Strassburger, advocates call for bike-infrastructure improvements to Ellsworth Avenue following cyclist hit by driver | News | Pittsburgh | Pittsburgh City Paper

Strassburger, advocates call for bike-infrastructure improvements to Ellsworth Avenue following cyclist hit by driver

click to enlarge A cyclist rides on Ellsworth Avenue in Shadyside - CP PHOTO: RYAN DETO
CP photo: Ryan Deto
A cyclist rides on Ellsworth Avenue in Shadyside
Two years after some residents voiced opposition to a bike-infrastructure proposal to Ellsworth Avenue in Shadyside, and the proposal was eventually dropped, a cyclist was seriously injured at the corner of Ellsworth and Morewood avenues when a driver hit her on her bicycle.

The crash occurred on Sept. 2, and it led to the cyclist being hospitalized for more than a day. The incident has sparked the ire of bike advocates, who are calling for action, and the area’s city councilor is joining them in saying that it’s time for some changes to how Ellsworth is designed.

“My position right now after a public process that didn’t go well is I learned I need to listen to traffic engineers,” said Pittsburgh City Councilor Erika Strassburger (D-Shadyside). “There is always gonna be multiple sides and multiple positions, and people are going to be strongly opinionated. But let’s let traffic engineers make the decisions to benefit people biking, walking, and even the drivers.”


Eric Boerer of Bike Pittsburgh, a local bike- and pedestrian-advocacy group, said the crash signifies the need for better bike-infrastructure on Ellsworth. He notes that, anecdotally, it is a high-use path for cyclists and the city’s new Bike+Master Plan already designates the street a high-need corridor. It's one of the only routes for cyclists to travel relatively quickly between Shadyside and Oakland.

“I do think bike lanes would be an ideal fit. In the narrow sections, parking removal would happen. But we are reasonable people, we want to figure out a solution,” said Boerer, indicating that bike lanes are not the only solution to make the street safer. “There is no doubt that we want to see some bike infrastructure there.”
Courtney Ehrlichman works in the local tech industry on mobility issues, and the cyclist hit is her friend and former roommate. In a Facebook post that Ehrlichman shared with Pittsburgh City Paper, she discussed how some Shadyside neighbors and people representing a local church were opposed to bike instructure as a way to preserve any parking spots that might be removed.

“I do not want my tax dollars to pay for church parking or for landscapers to park or for any private car storage on public streets. Do you?” wrote Ehrlichman on Facebook. “I want my tax dollars — that fund OUR public roads — to create safe passage FOR EVERYONE. I do not want my friends or yours to continue to be hit by cars.”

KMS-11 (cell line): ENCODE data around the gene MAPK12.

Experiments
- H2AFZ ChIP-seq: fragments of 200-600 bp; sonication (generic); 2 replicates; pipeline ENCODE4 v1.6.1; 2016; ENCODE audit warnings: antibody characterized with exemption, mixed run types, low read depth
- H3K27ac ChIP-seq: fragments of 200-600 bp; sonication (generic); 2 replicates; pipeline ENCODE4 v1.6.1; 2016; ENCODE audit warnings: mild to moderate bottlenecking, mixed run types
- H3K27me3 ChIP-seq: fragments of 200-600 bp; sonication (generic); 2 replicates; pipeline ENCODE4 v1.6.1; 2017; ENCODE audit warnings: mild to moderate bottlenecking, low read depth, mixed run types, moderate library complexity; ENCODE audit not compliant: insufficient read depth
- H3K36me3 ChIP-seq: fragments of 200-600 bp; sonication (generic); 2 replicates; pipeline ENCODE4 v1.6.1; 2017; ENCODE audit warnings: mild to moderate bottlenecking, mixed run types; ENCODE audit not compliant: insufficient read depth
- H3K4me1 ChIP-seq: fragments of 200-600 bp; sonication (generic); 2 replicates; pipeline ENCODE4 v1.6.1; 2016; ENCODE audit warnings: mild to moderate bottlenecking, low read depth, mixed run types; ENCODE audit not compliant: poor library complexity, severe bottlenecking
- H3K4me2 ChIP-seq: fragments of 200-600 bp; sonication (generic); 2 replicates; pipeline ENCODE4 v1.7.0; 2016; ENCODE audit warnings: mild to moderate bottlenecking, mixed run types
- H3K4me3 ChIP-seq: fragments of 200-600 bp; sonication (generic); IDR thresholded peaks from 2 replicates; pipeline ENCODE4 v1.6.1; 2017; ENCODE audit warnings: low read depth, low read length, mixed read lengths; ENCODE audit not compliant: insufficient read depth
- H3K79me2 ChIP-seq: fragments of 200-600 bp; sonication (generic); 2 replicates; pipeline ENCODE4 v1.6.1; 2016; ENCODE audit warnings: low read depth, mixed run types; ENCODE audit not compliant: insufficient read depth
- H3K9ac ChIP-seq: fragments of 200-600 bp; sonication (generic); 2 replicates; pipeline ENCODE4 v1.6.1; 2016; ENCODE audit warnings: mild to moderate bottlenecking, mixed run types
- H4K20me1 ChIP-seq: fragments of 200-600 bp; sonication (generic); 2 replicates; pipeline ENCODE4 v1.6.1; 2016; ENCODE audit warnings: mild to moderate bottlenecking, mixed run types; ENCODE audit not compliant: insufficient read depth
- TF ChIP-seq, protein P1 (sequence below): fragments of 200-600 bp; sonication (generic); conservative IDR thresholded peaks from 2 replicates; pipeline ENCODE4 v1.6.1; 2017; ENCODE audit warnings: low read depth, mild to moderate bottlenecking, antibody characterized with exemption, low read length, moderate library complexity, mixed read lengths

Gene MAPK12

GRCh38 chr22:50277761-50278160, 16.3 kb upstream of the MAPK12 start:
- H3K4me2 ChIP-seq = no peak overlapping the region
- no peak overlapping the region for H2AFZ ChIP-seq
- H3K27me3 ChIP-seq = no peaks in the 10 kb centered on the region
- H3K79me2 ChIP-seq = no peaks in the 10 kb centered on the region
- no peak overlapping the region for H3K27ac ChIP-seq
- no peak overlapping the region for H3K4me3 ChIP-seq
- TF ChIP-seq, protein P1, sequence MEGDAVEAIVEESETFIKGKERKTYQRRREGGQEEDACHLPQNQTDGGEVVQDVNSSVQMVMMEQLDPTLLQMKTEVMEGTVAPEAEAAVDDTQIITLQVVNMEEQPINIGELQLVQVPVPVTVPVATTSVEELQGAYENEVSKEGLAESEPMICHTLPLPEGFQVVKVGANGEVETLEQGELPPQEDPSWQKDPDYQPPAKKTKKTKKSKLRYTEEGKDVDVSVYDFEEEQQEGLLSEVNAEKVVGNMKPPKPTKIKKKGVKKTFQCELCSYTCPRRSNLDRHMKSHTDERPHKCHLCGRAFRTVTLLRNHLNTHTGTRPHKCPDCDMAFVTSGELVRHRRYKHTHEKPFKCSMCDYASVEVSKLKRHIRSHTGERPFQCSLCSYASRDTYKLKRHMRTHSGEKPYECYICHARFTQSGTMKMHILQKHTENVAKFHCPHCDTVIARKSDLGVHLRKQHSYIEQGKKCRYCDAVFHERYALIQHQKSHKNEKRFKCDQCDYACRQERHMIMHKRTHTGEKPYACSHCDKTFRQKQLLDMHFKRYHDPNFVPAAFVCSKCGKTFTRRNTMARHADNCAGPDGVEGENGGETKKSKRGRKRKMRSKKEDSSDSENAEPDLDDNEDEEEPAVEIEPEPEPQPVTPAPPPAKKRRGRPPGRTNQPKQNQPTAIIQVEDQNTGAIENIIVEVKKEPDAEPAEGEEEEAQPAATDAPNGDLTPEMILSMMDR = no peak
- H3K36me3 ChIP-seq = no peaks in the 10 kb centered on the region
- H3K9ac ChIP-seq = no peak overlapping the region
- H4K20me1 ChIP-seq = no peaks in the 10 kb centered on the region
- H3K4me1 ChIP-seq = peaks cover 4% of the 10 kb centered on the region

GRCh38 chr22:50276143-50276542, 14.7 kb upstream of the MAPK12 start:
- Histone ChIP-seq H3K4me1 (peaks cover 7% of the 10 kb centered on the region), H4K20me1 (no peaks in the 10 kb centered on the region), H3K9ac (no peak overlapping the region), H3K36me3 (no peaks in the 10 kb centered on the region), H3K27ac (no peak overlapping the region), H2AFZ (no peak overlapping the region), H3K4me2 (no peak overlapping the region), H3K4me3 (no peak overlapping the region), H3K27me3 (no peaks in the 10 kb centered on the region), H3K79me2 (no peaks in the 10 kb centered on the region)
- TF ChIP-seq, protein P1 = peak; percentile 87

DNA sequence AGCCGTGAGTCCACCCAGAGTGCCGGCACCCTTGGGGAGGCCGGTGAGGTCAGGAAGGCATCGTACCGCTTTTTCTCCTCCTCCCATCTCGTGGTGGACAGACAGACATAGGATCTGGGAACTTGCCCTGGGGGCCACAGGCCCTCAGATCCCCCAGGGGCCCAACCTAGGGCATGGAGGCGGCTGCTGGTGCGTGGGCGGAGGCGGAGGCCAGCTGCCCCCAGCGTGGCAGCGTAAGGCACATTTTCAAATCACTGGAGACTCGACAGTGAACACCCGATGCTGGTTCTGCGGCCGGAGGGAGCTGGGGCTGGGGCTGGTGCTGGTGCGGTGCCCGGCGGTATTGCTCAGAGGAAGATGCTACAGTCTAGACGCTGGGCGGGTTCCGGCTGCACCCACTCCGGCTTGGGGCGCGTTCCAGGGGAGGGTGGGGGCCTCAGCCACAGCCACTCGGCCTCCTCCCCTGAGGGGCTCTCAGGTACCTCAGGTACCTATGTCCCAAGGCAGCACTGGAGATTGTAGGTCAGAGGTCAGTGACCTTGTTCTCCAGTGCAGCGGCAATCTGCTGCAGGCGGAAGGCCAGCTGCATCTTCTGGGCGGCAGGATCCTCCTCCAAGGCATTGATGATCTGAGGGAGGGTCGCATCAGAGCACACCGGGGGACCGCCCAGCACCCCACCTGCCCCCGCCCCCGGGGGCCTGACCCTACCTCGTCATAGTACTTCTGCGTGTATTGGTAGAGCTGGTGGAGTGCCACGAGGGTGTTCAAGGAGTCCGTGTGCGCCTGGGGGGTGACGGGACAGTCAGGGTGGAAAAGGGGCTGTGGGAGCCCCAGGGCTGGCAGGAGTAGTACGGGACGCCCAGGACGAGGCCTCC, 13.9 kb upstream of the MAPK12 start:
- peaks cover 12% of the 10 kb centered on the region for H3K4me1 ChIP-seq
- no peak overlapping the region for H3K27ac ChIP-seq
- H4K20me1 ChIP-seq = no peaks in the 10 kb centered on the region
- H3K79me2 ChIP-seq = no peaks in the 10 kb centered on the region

Strassburger agreed with the sentiment for action and said that “clearly, something needs to be done” when asked about the call for bike-infrastructure plans coming from advocates. She said there will still be a process to ensure any change on Ellsworth is equitable, but hinted no change to the street design is no longer an option.


“There has to be a solution that works for everyone,” said Strassburger. “Change is always gonna be hard, like changes to parking, greater density, or bus stops. Things that feel like a big deal right now, but in six months, they might not actually be a big deal.”

Boerer said that two years ago, when the city was proposing adding bike-infrastructure to Ellsworth Avenue, the initial public meeting did not go well. He said there was a lot of opposition to the proposals, and eventually a lot of misinformation spread about.
A poster from two years was placed in the neighborhood claiming that the city is studying a plan to eliminate all parking on Ellsworth from Craig Street to Highland Avenue. “Bikes are great, but that would eliminate 300 parking spots on Ellsworth,” read the letter, also claiming that no safety data was provided by the city.

In reality, bike lanes would only eliminate parking on one side of the street, and Boerer says there were plans that wouldn’t include bike lanes on some sections of Ellsworth. He added that the cyclist hit seems to have recovered but spent more than a day in the hospital. Ehrlichman tweeted last week that the cyclist had “blood on the brain,” because of the crash.

Bike ridership in Pittsburgh has also increased during the coronavirus pandemic, even as driving has decreased.
The cyclist is also a contractor with Pittsburgh’s Department of Mobility and Infrastructure, according to a tweet from the DOMI director Karina Ricks. DOMI is responsible for planning and presenting bike-infrastructure proposals, as well as other mobility fixes. Ricks also noted in her tweet that four DOMI staff have been hit by drivers in the last two years.

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